The heroics of a former Preston police officer have seen him awarded New Zealand’s highest police bravery award.
Highways Patrol Officer Darren Critchley was awarded the New Zealand Police Association’s Bravery Award last week after being commended for his selfless behaviour last December.
Darren, a former Lancashire Police constable for five years in Preston and Hutton, was finishing his shift when he heard an alert on the radio about tourists in trouble after swimming in rough seas off of the Ninety Mile Beach coast.
51-year-old Darren, who grew up in Garstang, said: “I thought this is going to be a big ask but decided I have to try to save these two in the water.”
Darren brought one, a male, back to shore and immediately re-entered the perilous water to try and find the other stranded tourist, named as Carolin Jentsch.
But when Darren got to Carolin it was too late, and she had tragically drowned.
Nonetheless, Darren her on to his surfboard and gave her mouth to mouth for a few breaths before he swimming back to shore with her body, where he had to brake the awful news.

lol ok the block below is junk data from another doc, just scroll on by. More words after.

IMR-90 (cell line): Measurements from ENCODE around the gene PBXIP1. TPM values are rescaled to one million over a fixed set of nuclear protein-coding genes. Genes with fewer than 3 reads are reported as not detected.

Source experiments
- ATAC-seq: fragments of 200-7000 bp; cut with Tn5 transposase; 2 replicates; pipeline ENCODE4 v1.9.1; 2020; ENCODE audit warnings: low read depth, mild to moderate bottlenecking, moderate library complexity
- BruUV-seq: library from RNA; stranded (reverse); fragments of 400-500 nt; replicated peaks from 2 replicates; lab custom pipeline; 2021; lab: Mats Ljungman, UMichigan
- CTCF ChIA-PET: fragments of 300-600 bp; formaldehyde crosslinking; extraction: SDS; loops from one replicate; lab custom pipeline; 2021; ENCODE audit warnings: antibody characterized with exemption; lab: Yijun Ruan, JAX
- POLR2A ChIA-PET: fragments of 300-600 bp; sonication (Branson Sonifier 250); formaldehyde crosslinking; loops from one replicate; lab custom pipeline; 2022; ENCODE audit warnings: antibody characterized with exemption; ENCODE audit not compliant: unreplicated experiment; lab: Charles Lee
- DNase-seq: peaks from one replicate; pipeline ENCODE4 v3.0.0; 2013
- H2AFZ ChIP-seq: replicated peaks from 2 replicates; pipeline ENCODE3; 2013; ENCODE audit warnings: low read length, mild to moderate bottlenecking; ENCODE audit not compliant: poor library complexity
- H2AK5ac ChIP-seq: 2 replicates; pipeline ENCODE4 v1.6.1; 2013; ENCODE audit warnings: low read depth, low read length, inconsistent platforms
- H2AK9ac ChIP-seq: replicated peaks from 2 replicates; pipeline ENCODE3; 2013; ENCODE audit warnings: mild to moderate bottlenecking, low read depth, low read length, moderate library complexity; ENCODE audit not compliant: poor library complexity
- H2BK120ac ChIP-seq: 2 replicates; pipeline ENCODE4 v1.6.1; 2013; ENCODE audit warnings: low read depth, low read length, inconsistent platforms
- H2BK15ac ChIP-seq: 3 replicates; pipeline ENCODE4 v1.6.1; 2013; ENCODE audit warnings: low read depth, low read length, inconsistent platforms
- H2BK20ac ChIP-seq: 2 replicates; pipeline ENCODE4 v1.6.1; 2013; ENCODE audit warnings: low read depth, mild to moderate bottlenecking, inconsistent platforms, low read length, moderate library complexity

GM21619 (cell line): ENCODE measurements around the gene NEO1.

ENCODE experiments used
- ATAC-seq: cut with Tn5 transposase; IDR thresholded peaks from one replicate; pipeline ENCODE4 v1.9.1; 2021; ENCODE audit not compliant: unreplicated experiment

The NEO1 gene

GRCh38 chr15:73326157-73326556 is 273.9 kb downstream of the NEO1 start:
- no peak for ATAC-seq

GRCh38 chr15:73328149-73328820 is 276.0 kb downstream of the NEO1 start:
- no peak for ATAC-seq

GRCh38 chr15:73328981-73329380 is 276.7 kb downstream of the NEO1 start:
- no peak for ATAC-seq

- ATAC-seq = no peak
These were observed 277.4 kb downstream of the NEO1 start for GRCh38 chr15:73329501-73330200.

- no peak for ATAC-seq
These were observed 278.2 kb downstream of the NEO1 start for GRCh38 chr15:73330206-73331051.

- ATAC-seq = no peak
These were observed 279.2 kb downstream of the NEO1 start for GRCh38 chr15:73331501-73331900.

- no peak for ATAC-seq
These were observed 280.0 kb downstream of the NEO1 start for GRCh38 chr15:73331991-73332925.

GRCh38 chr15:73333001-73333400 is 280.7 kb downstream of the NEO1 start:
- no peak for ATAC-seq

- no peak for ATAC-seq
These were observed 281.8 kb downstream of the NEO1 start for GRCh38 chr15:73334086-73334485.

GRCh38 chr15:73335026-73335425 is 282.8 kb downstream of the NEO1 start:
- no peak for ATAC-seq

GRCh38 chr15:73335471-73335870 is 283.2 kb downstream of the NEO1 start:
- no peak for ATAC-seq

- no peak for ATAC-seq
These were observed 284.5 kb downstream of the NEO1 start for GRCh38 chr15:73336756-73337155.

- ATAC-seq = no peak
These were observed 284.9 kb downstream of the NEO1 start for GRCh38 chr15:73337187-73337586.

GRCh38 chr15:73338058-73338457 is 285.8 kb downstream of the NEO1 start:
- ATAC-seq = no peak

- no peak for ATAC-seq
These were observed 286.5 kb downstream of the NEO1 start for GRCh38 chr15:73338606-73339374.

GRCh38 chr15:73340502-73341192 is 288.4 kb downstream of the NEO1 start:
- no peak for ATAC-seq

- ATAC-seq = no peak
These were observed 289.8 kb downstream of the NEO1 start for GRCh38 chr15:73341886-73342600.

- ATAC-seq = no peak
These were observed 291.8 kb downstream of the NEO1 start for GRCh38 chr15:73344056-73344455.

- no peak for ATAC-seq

The dad-of-three said: “As police we take an oath and affirmation to protect life.”
Speaking of Darren and fellow award recipients, NZ Police Association President Chris Cahill said: “Even from such brief descriptions of harrowing experiences, I believe it is very clear that not only did they place themselves in serious danger once, in each case they went back in to find the second person.”
Darren received the Liverpool Shipwreck and Humane Society Award during his time in England when he endangered his own life trying to save 16-year-old David Mulholland from the River Ribble in 1991.
Darren was unable to save David but recovered his body through his valiant efforts.
Darren, whose wife Rowena is a police officer in New Zealand, said: “I just felt a sense of responsibility to go in regardless of the danger to myself to try and save the young lad.”
Colin Critchley, Darren's brother who worked for Lancashire Constabulary at the same time, said: "To say I am the luckiest man alive to be able to call myself his brother is a complete understatement.
"My Brother is a brave soul who I will always look up to."
Regarding the new award, Darren said: “Standing in front of 50 Police Association members in the room, mostly police officers of varying ranks from New Zealand and Australia, was a real honour.”